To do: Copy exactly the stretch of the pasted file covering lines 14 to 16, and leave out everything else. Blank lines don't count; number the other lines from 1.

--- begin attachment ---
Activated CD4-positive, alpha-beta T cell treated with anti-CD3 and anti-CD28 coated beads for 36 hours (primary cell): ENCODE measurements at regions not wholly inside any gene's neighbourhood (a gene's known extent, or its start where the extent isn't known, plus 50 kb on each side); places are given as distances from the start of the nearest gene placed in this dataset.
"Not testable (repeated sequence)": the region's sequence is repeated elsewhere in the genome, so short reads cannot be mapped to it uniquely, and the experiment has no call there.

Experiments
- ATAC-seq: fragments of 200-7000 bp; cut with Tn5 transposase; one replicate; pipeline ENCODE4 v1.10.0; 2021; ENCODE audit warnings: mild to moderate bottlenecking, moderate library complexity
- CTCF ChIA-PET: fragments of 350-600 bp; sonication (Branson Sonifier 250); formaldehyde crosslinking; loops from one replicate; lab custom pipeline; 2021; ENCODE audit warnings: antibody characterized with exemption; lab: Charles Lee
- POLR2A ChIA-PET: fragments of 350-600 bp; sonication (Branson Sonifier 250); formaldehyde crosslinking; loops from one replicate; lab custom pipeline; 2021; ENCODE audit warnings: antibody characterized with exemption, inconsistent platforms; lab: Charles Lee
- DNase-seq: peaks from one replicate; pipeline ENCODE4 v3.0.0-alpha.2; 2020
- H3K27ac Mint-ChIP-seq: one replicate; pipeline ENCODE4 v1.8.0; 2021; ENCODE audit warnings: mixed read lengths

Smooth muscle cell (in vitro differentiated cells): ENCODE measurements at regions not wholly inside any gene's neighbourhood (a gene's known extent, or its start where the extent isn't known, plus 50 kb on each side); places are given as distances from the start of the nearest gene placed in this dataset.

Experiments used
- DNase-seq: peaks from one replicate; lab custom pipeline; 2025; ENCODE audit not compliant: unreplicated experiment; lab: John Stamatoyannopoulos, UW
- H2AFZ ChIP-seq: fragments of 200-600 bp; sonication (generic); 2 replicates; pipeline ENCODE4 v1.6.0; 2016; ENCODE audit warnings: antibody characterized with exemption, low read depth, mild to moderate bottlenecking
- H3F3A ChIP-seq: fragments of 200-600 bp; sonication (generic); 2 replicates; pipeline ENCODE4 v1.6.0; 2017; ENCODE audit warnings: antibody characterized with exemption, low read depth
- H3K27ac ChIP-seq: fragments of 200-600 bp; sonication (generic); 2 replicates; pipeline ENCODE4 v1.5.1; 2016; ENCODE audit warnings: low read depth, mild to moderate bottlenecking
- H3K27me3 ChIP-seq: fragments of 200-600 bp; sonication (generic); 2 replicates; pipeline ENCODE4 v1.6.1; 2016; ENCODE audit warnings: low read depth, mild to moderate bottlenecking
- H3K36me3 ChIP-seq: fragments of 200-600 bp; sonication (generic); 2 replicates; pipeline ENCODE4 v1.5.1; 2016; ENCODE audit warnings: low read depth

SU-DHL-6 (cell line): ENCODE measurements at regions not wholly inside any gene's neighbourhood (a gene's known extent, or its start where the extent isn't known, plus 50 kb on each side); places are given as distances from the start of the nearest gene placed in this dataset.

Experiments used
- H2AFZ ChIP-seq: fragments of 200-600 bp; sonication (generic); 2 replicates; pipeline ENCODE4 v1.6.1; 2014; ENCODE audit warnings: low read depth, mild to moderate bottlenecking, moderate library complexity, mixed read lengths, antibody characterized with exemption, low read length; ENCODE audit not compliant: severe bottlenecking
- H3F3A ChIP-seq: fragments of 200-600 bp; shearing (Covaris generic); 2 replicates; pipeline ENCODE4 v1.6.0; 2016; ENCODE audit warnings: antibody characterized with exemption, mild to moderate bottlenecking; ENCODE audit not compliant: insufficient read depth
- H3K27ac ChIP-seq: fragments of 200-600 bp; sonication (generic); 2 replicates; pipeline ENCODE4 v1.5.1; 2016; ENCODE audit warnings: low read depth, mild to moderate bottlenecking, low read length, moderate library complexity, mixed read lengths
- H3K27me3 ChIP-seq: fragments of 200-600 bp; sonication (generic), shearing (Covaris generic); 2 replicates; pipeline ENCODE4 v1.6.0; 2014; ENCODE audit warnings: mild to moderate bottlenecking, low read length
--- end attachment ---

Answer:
- H3K27ac ChIP-seq: fragments of 200-600 bp; sonication (generic); 2 replicates; pipeline ENCODE4 v1.5.1; 2016; ENCODE audit warnings: low read depth, mild to moderate bottlenecking
- H3K27me3 ChIP-seq: fragments of 200-600 bp; sonication (generic); 2 replicates; pipeline ENCODE4 v1.6.1; 2016; ENCODE audit warnings: low read depth, mild to moderate bottlenecking
- H3K36me3 ChIP-seq: fragments of 200-600 bp; sonication (generic); 2 replicates; pipeline ENCODE4 v1.5.1; 2016; ENCODE audit warnings: low read depth